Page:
In the corporate sector too, women's representation in leading positions results in improved performance. Fortune 500 companies with the most women in management deliver a total return to shareholders that is 34 percent higher than those with the lowest representation. Yet there are only 20 female CEOs in the 500 biggest U.S. corporations. Women make up about 16 per cent on the boards of companies in the US. In Norway, the rate is already 40 per cent.

Gender-based discrimination means that women often end up in insecure, low-wage jobs, and constitute a small minority of those in senior positions. Women earn less than men all around the world and also shoulder the burden of the majority of unpaid care work. This must change.

6. What can the average person do to help eliminate gender violence and ensure full women's rights?

 Changing mindsets is as important as changing laws. Everybody can play a part to end violence against women and girls and eliminate discrimination. Promoting equal and respectful relations between women and men is within everyone's purview. It starts with the individual, at home, in the community, nation and globally. It is also essential to denounce discrimination and act against it. We must all practice empathy, not apathy. It is especially important for men and boys to be engaged as part of the solution.

The International Day for the Elimination of Violence against Women on 25th November is an excellent opportunity to be active to end violence against women. UN Women supports the 16 Days of Activism Against Gender-Based Violence;  an international campaign which takes place each year, and runs from November 25 (International Day for the Elimination of Violence against Women) to 10 December (Human Rights Day). The 16 Days Campaign calls attention to the need for ending violence against women and girls.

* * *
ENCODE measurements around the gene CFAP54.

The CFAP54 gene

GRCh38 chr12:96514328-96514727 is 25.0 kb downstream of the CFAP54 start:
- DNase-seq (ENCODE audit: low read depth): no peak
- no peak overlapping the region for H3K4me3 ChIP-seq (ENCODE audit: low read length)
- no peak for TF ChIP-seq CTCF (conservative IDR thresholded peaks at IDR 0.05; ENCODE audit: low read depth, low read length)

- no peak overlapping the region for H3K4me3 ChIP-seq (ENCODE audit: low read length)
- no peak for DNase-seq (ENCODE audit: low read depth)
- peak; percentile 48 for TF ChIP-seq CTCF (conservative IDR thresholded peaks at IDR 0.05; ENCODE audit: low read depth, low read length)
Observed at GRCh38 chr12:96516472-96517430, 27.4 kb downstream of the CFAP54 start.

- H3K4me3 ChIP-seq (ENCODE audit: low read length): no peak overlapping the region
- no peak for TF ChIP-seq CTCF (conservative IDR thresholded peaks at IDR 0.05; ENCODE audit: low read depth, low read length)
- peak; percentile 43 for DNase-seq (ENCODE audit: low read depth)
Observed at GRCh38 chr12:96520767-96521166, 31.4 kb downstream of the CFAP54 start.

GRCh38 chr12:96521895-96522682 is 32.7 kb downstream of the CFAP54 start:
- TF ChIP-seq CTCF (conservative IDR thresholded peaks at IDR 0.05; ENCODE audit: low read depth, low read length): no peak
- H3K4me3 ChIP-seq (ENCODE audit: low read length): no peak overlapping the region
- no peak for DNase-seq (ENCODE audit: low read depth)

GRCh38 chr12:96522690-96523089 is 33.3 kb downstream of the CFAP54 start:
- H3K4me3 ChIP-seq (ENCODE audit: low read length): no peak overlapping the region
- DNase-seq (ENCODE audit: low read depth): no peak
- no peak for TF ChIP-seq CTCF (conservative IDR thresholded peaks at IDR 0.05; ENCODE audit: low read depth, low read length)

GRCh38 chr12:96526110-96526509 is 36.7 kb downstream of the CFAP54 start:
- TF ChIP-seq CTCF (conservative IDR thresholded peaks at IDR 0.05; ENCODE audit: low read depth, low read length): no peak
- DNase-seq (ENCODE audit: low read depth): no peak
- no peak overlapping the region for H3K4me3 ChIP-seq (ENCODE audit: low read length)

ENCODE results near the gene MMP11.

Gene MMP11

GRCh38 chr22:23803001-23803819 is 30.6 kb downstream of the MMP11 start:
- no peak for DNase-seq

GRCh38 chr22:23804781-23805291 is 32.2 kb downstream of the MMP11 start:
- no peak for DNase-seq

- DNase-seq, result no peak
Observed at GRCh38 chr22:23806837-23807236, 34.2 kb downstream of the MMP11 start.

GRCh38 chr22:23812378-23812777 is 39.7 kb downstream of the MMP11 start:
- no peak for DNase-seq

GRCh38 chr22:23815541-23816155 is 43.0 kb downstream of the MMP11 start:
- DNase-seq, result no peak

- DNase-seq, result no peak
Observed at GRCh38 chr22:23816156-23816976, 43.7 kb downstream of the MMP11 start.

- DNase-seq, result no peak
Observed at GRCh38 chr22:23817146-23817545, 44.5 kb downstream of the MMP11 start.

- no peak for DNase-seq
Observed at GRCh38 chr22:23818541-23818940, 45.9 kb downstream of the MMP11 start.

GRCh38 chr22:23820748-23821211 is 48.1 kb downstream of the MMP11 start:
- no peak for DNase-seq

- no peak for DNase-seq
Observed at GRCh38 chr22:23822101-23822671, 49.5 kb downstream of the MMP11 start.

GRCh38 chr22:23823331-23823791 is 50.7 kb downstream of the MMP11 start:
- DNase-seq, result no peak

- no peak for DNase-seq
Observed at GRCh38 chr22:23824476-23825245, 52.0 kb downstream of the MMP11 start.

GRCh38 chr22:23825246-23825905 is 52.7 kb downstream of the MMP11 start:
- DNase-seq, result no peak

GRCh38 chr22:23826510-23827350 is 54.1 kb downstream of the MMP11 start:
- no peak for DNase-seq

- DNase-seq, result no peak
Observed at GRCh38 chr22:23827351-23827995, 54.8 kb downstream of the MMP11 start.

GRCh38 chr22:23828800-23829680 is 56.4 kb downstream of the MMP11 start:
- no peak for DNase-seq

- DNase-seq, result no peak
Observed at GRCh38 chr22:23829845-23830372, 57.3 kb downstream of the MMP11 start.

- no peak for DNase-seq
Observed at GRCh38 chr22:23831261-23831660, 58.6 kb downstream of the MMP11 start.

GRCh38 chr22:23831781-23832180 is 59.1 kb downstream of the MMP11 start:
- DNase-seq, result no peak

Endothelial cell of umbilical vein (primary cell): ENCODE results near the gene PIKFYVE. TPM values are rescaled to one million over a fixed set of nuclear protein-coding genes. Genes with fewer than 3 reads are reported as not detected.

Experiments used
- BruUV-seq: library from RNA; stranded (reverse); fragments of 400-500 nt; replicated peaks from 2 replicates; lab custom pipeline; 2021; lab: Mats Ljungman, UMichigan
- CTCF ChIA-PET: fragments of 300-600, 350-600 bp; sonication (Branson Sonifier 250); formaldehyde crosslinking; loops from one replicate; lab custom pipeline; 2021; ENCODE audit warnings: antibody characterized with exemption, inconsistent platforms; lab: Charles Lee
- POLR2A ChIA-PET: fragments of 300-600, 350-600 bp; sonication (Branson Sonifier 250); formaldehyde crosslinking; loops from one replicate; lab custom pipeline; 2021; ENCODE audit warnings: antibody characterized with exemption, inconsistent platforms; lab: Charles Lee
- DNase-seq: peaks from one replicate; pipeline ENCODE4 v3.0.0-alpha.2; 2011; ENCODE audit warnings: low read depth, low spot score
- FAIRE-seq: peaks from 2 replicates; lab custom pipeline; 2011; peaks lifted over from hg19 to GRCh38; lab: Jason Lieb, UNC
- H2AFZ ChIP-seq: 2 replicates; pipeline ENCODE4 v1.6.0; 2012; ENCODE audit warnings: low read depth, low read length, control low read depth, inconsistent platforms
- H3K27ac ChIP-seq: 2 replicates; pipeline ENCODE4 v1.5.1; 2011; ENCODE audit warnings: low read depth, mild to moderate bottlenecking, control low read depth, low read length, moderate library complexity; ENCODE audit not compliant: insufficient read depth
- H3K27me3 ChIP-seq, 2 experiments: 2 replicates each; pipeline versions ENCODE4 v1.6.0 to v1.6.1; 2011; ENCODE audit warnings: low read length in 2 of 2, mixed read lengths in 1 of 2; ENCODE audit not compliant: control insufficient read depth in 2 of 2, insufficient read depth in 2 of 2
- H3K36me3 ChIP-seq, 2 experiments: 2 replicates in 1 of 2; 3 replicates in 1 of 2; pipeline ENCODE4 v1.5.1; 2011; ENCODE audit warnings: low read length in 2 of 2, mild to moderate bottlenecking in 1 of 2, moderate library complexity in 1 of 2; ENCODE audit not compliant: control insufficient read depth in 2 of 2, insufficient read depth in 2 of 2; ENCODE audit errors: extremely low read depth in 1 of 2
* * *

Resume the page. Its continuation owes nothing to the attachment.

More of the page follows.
In addition, the UN Secretary-General Ban Ki-moon's campaign UNiTE to End Violence against Women has issued a call for action, "Orange the World in 16 Days", whereby the colour orange is used as a consistent theme for activities around the world. UN Women focuses its online activities on this call.  

By using social media and the hashtag #orangeurworld people from all over the world were able to engage and call for the end of violence against women. Through an extensive social media outreach, UN Women has engaged a global audience in a conversation on ending violence against women. Planned activities included live online chats; featuring of Orange Day events from around the globe; a call for photos from engaged citizens to declare their intention to commemorate the day, under the theme: "I wear orange because..."

Everybody can participate, you should go now to our Twitter account @UN_Women

 and Facebook and Instagram accounts

7. What do you think of the idea of proclaiming a Universal Declaration of Women's Rights, including the issues of non-violability of the person, making it illegal to perform FGM/excision and making it binding to provide proper work legislation as regards childcare etc?

A comprehensive set of global norms and standards already exists on gender equality, women's empowerment and women's rights. I am of course thinking of the Convention for the Elimination of All Forms of Discrimination against Women, of the Beijing Declaration and Platform for Action, of the many Security Council and General Assembly resolutions. For example, in December 2012, the United Nations General Assembly passed a historic resolution calling on countries to eliminate female genital mutilation.

All these documents form an extensive normative framework, which we are continuously working to strengthen. The processes currently underway on the post-2015 development framework, and the appraisal and review in 2015 of 20 years of the Beijing Platform for Action, provide key opportunities to position gender equality and women's empowerment front and center of the global agenda. The focus now must be on political commitment for accelerated implementation of this normative framework so that it translates into reality for every woman and every girl in every country of the planet.

Timothy Bancroft-Hinchey